no bine hops?!

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jpoder

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I was in Belgium last fall and was walking through the hop fields behind the Afligem monastery with my local friend. Half of their hops looked like every picture I've ever seen of pre-harvest hop bines, but the other half looked like little bushes (no more than about 18" tall and about 3 feet around) but lots of hop flowers on them. My friend said they never grow the tall vines like the other variety, but didn't know anything else (like what variety they were).

Anyone have any idea what these were? They smelled great, BTW!
 

david_42

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There a couple commercial dwarf hops, but I haven't heard of a shrub-like one. First Gold in the UK and Summit in the US are both a bit larger and are cultivated on low trellises like grape vines.
 
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jpoder

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I found a picture that I took... Affligem Hop Fields

You can see the hop bines growing up in the far background, but the near ones are just sort of mounds (no poles, trellises, etc). Is it possible that these are just young ones that they are allowing to grow along the ground? I don't know a lot about growing hops, but I've never seen anything like that. My friend, who doesn't know anything about beer brewing or hop growing, but knows a lot about beer drinking and Belgium, was convinced that these hops NEVER grow tall like the other ones. According to Brew like a Monk, Affligem uses Hallertau, Spalt, and Styrian Goldings hops. I'm not sure which (if any) of the ones growing on the hillside are used in their beer (it is not actually brewed in the Monastery).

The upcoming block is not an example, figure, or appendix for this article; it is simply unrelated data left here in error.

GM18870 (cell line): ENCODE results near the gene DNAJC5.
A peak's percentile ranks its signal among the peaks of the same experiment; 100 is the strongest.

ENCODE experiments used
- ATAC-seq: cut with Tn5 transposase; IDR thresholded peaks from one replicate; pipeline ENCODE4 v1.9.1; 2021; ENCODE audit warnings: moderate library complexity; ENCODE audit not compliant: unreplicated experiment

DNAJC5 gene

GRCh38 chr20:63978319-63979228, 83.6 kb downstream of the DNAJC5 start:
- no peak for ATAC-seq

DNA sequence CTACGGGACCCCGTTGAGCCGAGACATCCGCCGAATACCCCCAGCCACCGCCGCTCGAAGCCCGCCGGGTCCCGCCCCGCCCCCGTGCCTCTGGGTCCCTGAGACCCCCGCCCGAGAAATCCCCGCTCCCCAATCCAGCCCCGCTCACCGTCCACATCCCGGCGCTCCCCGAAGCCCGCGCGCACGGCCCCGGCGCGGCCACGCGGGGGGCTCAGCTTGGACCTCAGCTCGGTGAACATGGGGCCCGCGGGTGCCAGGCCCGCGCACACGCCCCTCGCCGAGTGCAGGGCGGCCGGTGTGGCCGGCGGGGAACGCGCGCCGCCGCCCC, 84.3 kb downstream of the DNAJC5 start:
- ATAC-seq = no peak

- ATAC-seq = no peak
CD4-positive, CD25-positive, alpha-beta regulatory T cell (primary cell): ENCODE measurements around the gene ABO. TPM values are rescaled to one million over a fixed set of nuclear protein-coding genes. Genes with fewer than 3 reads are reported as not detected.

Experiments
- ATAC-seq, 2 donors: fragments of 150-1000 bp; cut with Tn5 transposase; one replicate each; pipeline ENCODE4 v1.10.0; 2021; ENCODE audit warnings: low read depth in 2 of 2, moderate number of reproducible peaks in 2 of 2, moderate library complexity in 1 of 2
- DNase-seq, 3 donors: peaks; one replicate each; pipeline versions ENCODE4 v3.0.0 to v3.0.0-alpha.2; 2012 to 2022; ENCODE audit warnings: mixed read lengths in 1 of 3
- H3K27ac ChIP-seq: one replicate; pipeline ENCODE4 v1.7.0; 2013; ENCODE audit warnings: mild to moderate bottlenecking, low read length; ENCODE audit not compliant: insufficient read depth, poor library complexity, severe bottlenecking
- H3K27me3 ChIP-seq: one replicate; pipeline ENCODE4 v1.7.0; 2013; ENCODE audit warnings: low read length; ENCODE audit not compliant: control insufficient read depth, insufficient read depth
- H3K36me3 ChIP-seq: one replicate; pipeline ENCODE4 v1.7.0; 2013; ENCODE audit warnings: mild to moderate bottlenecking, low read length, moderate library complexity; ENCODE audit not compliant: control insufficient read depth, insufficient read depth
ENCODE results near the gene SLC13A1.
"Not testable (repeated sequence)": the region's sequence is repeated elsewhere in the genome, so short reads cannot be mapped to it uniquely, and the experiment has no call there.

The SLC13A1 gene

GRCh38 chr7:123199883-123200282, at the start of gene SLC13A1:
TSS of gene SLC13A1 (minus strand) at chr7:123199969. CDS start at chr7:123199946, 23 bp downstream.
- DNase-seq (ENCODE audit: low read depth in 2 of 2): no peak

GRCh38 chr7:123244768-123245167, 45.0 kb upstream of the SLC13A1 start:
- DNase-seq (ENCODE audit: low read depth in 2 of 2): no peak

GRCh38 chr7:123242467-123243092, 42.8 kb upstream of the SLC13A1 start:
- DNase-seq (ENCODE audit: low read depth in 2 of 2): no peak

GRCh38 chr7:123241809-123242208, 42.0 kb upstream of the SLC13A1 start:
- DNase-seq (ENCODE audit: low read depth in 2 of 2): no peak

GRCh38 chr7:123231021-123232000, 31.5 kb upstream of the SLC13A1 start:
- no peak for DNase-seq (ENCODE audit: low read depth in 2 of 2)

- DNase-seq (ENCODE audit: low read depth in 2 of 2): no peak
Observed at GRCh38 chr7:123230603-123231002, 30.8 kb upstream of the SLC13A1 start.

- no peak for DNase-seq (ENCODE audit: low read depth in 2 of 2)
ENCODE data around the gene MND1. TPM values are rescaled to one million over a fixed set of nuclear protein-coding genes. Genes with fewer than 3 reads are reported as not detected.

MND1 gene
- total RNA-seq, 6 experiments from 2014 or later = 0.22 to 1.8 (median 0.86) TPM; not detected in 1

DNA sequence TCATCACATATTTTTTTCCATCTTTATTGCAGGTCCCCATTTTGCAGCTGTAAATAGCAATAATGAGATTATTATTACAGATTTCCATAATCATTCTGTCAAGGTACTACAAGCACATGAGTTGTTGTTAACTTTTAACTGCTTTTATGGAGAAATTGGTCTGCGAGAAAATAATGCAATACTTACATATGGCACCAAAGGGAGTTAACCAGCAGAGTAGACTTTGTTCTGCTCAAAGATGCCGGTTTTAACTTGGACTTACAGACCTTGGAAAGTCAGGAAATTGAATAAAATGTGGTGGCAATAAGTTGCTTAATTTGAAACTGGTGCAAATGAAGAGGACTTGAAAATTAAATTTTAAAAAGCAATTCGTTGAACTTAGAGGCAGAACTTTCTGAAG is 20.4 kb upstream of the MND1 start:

Hopfarmer

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Looks to me like that they have not put up the trellis.They are probably waiting till the 2nd or 3rd year
 

growinghops

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I have heard of dwarf hops - they can do almost anything with plants and cross breeding or worse yet GMO (Genetically Modified Organism). These may be first year hops and they are just letting them establish their crowns / root stalks and store energy for the next year. First year hop cone output is probably not financially viable for a for profit operation, so they may be saving the expense and manpower of trellising.
 
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